France enters crucial week of talks with unions on pensions

International

CORRECTING OBJECT NAME TO FRANCE STRIKES – Commuters exit the Paris subway during the 32nd day of transport strikes, Sunday, Jan. 5, 2020. With more than 30 straight days of walkouts, French rail strikes against government plans to reform France’s retirement system marked a new milestone, surpassing even the lengths of strikes in the 1980s. (AP Photo/Christophe Ena)

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PARIS (AP) — French President Emmanuel Macron is preparing to launch a crucial week of negotiations with labor unions amid nationwide protests and transport strikes against the government’s plans to overhaul the pension system.

French Finance Minister Bruno Le Maire told France Inter radio that “a compromise has never been so close,” as talks between the prime minister and worker unions are to resume Tuesday. Macron was holding a Cabinet meeting Monday ahead of the talks.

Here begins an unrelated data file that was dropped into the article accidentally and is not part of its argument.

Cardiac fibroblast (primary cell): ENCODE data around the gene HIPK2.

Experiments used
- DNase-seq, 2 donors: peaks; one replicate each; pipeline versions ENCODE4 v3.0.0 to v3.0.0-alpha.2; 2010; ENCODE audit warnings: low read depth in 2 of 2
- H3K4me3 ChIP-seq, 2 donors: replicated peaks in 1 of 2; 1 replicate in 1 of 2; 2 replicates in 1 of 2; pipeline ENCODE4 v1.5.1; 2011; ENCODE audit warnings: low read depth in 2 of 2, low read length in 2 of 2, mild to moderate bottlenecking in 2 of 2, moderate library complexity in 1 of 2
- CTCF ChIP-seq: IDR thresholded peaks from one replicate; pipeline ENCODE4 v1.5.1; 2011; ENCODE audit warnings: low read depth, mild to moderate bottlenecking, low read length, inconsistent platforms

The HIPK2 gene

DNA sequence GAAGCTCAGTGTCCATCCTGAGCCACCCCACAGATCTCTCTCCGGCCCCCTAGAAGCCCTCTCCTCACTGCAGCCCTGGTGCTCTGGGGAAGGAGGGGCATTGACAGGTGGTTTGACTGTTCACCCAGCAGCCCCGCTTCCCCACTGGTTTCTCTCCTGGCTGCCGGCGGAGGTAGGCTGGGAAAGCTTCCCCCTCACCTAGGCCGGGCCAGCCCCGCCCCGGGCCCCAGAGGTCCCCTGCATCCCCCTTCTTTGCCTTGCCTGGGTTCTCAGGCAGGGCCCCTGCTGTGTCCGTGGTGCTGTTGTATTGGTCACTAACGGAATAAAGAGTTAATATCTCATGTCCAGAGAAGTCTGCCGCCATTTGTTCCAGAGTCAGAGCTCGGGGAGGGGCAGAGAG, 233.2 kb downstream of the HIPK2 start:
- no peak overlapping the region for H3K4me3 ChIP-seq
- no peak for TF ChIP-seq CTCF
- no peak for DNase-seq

The government is “not inflexible,” Le Maire said, suggesting there is room for negotiation including on the financing of the pension system.

Several unions called for nationwide protests on Thursday and Saturday. The hard-left union CGT union also called for workers to disrupt the country’s oil depots and refineries later this week.

The national rail company, SNCF, said train traffic was improving Monday across the country, with 8 out of 10 high-speed trains running.

Yet the Paris metro was still severely disrupted, with most of lines open only for a limited amount of time and several stations closed.

In his televised New Year’s address, Macron vowed to carry out the overhaul of the pension system but called on his government to find a “quick compromise” with unions.

Macron wants to unify France’s 42 different pension schemes, some of which grant early retirement, into a single one. Plans include raising the eligibility age for full pensions from 62 to 64, the most criticized measure.

Macron says the new system will be fairer and financially sustainable.

Unions fear it will make people work longer for lower pensions. Recent polls show a majority of French people still support the protest movement.

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